The House Armed Services Committee (HASC) early Thursday morning advanced its version of the next National Defense Authorization Act (NDAA) with a bipartisan vote, moving forward the bill after agreeing to boost defense spending by nearly $25 billion.
Following more than 16 hours of debate, the panel adopted several additional measures aimed at providing greater oversight into Afghanistan-related issues post-withdrawal to include information on the Pentagon’s “over-the-horizon” capabilities and a detailed list of equipment left behind in the country.
“This year the defense bill focuses on transforming DoD to better deter our adversaries while taking advantage of new, innovative technologies and implementing a more cost-effective approach to develop and acquire crucial platforms. The future of our defense depends on our committee’s tough policy discussions about what DoD needs, how to fill these needs, and the necessary tradeoffs to ensure the United States maintains a competitive edge over its adversaries,” Rep. Adam Smith (D-Wash.), the HASC chair, wrote in the statement following the bill’s passage.
HASC ultimately voted 57-2 to advance its NDAA, with Reps. Ro Khanna (D-Calif.) and Sara Jacobs (D-Calif.) as the two ‘no’ votes. Khanna noted earlier in the markup he would oppose the bill after the committee approved adding an additional $23.9 billion to the topline.
Rep. Mike Rogers (R-Ala.), the HASC ranking member, introduced the topline boost as an amendment, with the additional spending covering the full range of DoD’s unfunded priorities submitted to Congress as well as 200 member priorities not included in the underlying bill. The panel voted 42-17 to adopt the measure (Defense Daily, Sept. 1).
A total of 14 Democrats joined all of the panel’s Republicans in supporting the topline increase.
The Senate Armed Services Committee in July voted to approve a $25 billion boost to its own version of the NDAA, which also received bipartisan support among the committee (Defense Daily, July 22)
Following the topline discussion, much of the debate focused on a series of amendments related to the Pentagon’s use of critical race theory teachings in educational settings, drawing the ire of some panel members who urged the committee to focus on measures directly related to national security.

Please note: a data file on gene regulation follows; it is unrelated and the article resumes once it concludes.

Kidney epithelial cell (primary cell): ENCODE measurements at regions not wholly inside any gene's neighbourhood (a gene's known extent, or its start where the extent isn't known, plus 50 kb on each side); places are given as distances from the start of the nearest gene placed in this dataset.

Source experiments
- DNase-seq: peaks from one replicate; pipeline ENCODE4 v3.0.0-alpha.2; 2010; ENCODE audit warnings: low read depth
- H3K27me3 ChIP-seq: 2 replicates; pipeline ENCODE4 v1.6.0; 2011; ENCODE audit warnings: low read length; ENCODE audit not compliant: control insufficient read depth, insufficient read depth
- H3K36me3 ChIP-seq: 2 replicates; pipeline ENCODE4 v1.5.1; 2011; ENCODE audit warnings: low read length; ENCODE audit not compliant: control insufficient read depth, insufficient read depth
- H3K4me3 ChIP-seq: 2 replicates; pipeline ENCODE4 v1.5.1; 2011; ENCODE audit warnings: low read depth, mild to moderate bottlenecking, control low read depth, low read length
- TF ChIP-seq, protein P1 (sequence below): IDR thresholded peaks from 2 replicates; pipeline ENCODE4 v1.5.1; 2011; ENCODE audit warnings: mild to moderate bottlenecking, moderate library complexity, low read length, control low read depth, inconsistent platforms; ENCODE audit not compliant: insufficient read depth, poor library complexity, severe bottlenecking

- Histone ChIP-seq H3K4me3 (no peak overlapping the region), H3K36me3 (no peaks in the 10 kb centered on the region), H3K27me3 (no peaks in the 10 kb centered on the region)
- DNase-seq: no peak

“Do you think the Chinese are debating critical race theory? No.,” Rep. Elaine Luria (D-Va.) said, noting HASC spent over an hour on the topic as opposed to debating the topline increase for just under a half hour. “These amendments are a waste of time and do not do a damn thing to improve our national security.”
HASC then shifted to provisions related to oversight following the Pentagon’s withdrawal from Afghanistan, as well as approving an amendment from Rep. Liz Cheney (R-Wyo.) to establish a bipartisan “Commission on Afghanistan” that would provide a report by next August on findings from the last 20 years and recommendations for the future.
“This is exactly what we need to do. This has been 20 years…and there has been a lot of hearings, a lot of decisions, a lot that went into this and I think there is a lot to learn from that experience,” Smith said of the commission.
Rep. Jason Crow (D-Colo.) introduced amendment requiring the defense secretary and director of national intelligence to submit a report once a year through 2026 on the Pentagon’s “over-the-horizon” capabilities dedicated for counterterrorism operations post-Afghanistan, as well as an assessment of terrorist threats and plans to adjust the force or capabilities relative to changes in the threat level.
“We think this is a pragmatic first step in engaging the Congress in this oversight and engaging with the department and the administration to ensure that our immediate counterterrorism threats and force protection threats are addressed adequately,” Crow said.
Rep. Don Bacon (R-Neb.) introduced a separate amendment that requires the defense secretary to provide a report within 180 days and then a briefing to HASC within 200 days on equipment left behind in Afghanistan and the assessed value of that equipment.
Marine Gen. Frank McKenzie, the head of Central Command, told reporters on Monday, the final day of operations in Afghanistan, that U.S. forces “de-militarized” its C-RAMs, around 70 Mine-Resistant Ambush Protected vehicles, 27 Humvees and 73 aircraft before withdrawal operations concluded to ensure the equipment could never be used again (Defense Daily, Aug. 30).
Both Bacon and Crow’s amendments to the bill were adopted by voice vote.
The panel also adopted another measure from Cheney that would bar the reduction of deployed Intercontinental Ballistic Missiles below 400 weapons, with members viewing the measure as non-controversial and approving the amendment by voice vote.
“A 400-missile arsenal provides the United States with the dynamic capability to shift or increase land-based warhead placement and the cost of maintaining the current fleet does not diminish linearly when the fleet is reduced. The number 400 is one that is necessary to deter or retaliate if deterrence fails,” Cheney said.
Both HASC and SASC’s respective versions of the FY ‘22 NDAA must still head for a floor vote before a conference committee is established to settle difference between the two bills.